Barbie has an anxiety disorder

And it’s a great time to be a therapist


The Barbie movie is generating a lot of feelings, ranging from praise to vitriol. However one feels about the movie, let’s all pause and reflect for a moment on the fact that the number-one grossing film of 2023 is about our childhood doll trying to treat her anxiety disorder.

Dr. Eva Ritvo, psychiatrist, Florida Eva Ritvo

Dr. Eva Ritvo

“Life imitates art more than art imitates life.” So said Oscar Wilde in 1889.

When my adult daughter, a childhood Barbie enthusiast, asked me to see the film, we put on pink and went. Twice. Little did I know that it would stir up so many thoughts and feelings. The one I want to share is how blessed I feel at this moment in time to be a mental health care provider! No longer is mental health something to be whispered about at the water cooler; instead, even Barbie is suffering. And with all the controversy in the press about the movie, no one seems at all surprised by this storyline.

I was raised by two child psychiatrists and have been practicing as an adult psychiatrist since 1991. The start of the pandemic was the most difficult time of my career, as almost every patient was struggling simultaneously, as was I. Three long years later, we are gradually emerging from our shared trauma. How ironic, now with the opportunity to go back to work, I have elected to maintain the majority of my practice online from home. It seems that most patients and providers prefer this mode of treatment, with a full 90 percent of practitioners saying they are using a hybrid model.

As mental health professionals, we know that anywhere from 3% to 49% of those experiencing trauma will develop posttraumatic stress disorder (PTSD), and we have been trained to treat them.

But what happens when an entire global population is exposed simultaneously to trauma? Historians and social scientists refer to such events by many different names, such as: Singularity, Black Swan Event, and Tipping Point. These events are incredibly rare, and afterwards everything is different. These global traumas always lead to massive change.

I think we are at that tipping point. This is the singularity. This is our Black Swan Event. Within a 3-year span, we have experienced the following:

  • A global traumatic event (COVID-19).
  • A sudden and seemingly permanent shift from office to remote video meetings mostly from home.
  • Upending of traditional fundamentals of the stock market as the game literally stopped in January 2021.
  • Rapid and widespread availability of Artificial Intelligence.
  • The first generation to be fully raised on the Internet and social media (Gen Z) is now entering the workforce.
  • Ongoing war in Ukraine.

That’s already an overwhelming list, and I could go on, but let’s get back to Barbie’s anxiety disorder.

The awareness about and acceptance of mental health issues has never been higher. The access to treatment never greater. There are now more online therapy options than ever. Treatment options have dramatically expanded in recent years, from Transcranial Magnetic Stimulation (TMS) to ketamine centers and psychedelics, as well as more mainstream options such as dialectical behavior therapy (DBT), cognitive behavioral therapy (CBT), selective serotonin reuptake inhibitors (SSRIs), and so many more.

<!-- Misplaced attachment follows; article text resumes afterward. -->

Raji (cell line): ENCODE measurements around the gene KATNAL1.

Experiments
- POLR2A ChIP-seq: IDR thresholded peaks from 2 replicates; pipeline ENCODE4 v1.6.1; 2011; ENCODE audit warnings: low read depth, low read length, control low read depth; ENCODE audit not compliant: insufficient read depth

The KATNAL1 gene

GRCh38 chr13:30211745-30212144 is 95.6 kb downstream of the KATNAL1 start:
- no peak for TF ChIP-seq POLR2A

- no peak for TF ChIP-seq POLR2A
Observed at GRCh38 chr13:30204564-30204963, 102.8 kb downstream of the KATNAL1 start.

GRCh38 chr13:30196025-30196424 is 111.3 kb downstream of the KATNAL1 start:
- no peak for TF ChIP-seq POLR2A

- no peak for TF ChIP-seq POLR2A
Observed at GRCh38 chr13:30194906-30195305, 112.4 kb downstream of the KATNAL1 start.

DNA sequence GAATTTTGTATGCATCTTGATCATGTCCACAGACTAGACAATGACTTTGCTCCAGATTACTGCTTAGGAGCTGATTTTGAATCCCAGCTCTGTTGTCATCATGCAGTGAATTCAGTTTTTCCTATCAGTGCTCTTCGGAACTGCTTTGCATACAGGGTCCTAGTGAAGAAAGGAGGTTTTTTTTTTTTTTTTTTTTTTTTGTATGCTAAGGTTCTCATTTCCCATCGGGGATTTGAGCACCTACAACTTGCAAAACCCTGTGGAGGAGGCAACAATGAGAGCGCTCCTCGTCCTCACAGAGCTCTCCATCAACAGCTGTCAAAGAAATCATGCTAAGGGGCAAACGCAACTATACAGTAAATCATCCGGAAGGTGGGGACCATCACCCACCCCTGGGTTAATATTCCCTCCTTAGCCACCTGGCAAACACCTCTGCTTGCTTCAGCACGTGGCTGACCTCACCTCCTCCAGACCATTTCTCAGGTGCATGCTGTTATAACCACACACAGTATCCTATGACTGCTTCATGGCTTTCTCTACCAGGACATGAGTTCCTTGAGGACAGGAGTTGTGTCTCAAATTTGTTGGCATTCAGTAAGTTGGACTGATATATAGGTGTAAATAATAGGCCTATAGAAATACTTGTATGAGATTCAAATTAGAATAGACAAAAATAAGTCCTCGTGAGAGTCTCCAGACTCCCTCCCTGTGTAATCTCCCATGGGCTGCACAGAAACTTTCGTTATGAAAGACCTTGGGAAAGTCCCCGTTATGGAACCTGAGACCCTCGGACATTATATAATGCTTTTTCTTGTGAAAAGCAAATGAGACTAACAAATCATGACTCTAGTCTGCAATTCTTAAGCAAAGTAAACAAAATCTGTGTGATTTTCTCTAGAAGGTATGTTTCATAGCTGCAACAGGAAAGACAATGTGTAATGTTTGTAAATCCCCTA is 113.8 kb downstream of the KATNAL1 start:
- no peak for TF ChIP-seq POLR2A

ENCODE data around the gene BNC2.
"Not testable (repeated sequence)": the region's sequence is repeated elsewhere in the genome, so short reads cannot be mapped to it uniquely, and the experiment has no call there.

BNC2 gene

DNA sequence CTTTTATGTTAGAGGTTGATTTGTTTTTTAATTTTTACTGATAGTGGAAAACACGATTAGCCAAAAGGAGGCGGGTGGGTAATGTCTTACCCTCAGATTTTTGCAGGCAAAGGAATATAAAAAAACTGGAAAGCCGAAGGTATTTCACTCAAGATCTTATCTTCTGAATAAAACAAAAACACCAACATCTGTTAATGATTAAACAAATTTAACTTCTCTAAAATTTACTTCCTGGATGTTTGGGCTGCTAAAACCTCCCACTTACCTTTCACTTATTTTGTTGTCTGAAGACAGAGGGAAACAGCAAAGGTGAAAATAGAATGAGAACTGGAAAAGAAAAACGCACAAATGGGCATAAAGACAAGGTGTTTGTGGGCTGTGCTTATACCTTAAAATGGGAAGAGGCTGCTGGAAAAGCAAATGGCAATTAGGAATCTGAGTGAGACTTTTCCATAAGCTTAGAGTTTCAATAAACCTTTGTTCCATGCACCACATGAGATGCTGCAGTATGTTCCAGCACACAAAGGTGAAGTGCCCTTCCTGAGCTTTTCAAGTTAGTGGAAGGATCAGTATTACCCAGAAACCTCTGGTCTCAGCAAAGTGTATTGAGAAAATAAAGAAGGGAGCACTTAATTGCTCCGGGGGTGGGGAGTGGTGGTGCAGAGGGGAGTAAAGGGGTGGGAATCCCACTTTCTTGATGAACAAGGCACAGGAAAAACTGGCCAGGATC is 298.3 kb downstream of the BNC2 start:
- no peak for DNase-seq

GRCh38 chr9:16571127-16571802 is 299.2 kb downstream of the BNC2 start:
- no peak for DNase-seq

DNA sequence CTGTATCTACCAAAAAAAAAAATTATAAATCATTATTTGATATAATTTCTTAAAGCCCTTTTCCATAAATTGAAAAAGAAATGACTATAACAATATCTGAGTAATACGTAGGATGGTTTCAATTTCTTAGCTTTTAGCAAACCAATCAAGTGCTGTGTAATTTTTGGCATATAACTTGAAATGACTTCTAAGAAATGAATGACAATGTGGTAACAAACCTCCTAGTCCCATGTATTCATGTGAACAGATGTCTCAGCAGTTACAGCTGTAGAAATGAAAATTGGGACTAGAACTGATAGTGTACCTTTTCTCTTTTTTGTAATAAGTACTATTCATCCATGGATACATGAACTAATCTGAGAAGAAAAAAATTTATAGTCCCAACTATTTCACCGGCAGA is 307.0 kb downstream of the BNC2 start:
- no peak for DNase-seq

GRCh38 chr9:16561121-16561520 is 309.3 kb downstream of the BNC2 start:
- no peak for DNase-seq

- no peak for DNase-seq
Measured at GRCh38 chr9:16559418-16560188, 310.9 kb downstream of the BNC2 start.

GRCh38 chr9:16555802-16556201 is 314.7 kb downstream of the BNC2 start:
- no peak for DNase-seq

What is particularly unique about this moment is the direct access to care. Self-help books abound with many making it to the New York Times bestseller list. YouTube is loaded with fantastic content on overcoming many mental health issues, although one should be careful with selecting reliable sources. Apps like HeadSpace and Calm are being downloaded by millions of people around the globe. Investors provided a record-breaking $1.5 billion to mental health startups in 2020 alone.

For most practitioners, our phones have been ringing off the hook since 2020. Applications to psychology, psychiatric residency, social work, and counseling degree programs are on the rise, with workforce shortages expected to continue for decades. Psychological expertise has been embraced by businesses especially for DEI (diversity, equity, and inclusion). Mental health experts are the most asked-for experts through media request services. Elite athletes are talking openly about bringing us on their teams.

In this unique moment, when everything seems set to transform into something else, it is time for mental health professionals to exert some agency and influence over where mental health will go from here. I think the next frontier for mental health specialists is to figure out how to speak collectively and help guide society.

Neil Howe, in his sweeping book “The Fourth Turning is Here,” says we have another 10 years in this “Millennial Crisis” phase. He calls this our “winter,” and it remains to be seen how we will emerge from our current challenges. I think we can make a difference.

If the Barbie movie is indeed a canary in the coal mine, I see positive trends ahead as we move past some of the societal and structural issues facing us, and work together to create a more open and egalitarian society. We must find creative solutions that will solve truly massive problems threatening our well-being and perhaps even our existence.

There has never been a better time to be (or become!) a mental health professional. I am so grateful to be able to continue to practice and share my thoughts with you here from my home office, and I hope you can take a break and see this movie, which is not only entertaining but also thought- and emotion-provoking.

Dr. Ritvo has almost 30 years’ experience in psychiatry and is currently practicing telemedicine. She is the author of “Bekindr – The Transformative Power of Kindness” (Hellertown, Pa.: Momosa Publishing, 2018). She has no conflicts of interest.

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